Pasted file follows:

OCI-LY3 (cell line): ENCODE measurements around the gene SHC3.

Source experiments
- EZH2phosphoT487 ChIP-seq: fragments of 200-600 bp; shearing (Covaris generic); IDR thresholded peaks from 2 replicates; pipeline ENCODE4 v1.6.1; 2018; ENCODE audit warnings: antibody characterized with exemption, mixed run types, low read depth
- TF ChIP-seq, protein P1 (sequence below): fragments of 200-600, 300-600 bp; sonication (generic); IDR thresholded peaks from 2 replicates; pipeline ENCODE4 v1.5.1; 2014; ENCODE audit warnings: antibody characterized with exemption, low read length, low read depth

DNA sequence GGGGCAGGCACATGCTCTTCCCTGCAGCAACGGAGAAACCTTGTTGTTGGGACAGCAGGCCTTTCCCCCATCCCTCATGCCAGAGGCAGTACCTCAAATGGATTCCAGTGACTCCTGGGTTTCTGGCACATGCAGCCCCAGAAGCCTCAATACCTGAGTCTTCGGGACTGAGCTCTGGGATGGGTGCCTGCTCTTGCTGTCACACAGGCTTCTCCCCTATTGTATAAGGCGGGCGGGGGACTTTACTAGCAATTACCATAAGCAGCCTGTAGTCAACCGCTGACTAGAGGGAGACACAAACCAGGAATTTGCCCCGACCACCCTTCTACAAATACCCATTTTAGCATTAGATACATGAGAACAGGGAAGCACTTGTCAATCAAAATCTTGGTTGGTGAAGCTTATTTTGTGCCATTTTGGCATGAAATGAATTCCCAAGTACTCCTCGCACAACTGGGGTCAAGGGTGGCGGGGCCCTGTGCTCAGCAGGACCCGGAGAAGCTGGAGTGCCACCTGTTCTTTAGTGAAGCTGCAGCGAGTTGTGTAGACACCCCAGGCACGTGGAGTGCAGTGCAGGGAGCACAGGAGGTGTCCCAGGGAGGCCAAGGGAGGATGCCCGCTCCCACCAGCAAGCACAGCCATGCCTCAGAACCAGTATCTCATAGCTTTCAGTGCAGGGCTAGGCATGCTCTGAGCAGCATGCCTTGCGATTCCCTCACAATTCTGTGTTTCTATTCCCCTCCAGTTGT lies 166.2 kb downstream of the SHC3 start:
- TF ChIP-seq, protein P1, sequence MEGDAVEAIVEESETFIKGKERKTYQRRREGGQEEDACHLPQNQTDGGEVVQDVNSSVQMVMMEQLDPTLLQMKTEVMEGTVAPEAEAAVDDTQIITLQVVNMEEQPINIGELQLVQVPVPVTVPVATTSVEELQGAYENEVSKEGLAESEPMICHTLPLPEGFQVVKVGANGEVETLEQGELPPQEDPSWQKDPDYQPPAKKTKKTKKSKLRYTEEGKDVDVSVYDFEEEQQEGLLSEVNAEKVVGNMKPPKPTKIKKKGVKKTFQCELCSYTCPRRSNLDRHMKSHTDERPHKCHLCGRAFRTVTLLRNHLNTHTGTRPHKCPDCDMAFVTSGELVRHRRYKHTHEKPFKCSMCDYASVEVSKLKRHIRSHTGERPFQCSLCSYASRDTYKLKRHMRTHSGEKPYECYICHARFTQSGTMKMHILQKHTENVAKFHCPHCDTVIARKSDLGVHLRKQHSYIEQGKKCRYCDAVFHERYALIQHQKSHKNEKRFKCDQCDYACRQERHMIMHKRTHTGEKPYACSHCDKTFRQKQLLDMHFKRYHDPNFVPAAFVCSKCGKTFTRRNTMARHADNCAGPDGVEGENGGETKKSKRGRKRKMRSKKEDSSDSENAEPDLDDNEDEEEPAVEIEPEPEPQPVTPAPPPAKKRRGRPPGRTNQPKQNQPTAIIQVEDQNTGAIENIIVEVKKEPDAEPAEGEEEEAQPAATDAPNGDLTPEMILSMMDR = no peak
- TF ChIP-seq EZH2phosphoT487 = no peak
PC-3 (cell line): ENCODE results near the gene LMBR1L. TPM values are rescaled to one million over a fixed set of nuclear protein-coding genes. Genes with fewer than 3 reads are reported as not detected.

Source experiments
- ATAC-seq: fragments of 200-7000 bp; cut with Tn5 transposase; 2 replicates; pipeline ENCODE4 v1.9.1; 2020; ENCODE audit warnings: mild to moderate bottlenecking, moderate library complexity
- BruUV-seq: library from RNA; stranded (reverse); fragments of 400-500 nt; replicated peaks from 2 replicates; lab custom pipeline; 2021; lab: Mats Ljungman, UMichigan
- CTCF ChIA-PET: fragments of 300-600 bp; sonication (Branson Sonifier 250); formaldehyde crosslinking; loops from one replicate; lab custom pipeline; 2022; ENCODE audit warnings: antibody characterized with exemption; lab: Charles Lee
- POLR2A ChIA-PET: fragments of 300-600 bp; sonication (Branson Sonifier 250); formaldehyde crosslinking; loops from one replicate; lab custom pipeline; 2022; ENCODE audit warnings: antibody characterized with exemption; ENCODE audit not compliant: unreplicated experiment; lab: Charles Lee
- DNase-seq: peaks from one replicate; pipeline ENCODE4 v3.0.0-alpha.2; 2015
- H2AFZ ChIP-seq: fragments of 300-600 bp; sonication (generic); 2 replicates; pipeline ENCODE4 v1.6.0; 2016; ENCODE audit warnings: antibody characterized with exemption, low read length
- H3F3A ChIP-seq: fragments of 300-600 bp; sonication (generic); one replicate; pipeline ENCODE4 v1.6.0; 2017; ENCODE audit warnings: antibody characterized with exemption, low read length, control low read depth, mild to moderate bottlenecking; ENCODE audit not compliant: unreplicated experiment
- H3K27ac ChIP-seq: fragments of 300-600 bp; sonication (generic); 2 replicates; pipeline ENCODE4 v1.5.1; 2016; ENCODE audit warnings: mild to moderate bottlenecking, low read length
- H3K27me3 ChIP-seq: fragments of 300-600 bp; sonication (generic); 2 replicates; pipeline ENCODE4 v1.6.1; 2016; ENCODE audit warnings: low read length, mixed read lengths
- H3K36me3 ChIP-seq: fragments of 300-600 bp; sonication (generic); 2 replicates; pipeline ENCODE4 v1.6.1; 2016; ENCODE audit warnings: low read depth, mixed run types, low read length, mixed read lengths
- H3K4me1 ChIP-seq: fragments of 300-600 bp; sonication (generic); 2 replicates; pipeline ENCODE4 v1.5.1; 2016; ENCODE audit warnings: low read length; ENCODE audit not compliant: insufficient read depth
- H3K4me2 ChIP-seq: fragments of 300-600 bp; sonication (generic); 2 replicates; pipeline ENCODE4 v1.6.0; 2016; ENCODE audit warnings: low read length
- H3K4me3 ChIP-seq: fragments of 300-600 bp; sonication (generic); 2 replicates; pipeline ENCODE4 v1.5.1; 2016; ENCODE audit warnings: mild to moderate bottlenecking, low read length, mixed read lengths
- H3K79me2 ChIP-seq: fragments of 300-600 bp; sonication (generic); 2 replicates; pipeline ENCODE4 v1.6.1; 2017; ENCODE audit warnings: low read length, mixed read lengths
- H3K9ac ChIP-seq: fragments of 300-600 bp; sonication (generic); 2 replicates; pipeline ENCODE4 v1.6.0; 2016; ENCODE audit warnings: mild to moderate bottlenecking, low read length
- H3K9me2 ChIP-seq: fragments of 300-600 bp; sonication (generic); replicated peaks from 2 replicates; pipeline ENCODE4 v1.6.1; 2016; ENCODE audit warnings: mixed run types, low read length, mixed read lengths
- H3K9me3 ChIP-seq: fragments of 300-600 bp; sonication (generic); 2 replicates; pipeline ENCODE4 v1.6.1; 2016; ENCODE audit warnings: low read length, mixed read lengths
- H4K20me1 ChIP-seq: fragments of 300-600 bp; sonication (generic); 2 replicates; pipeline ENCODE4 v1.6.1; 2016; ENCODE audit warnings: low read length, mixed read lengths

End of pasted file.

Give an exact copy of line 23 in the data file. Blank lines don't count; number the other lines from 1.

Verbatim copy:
- H3K79me2 ChIP-seq: fragments of 300-600 bp; sonication (generic); 2 replicates; pipeline ENCODE4 v1.6.1; 2017; ENCODE audit warnings: low read length, mixed read lengths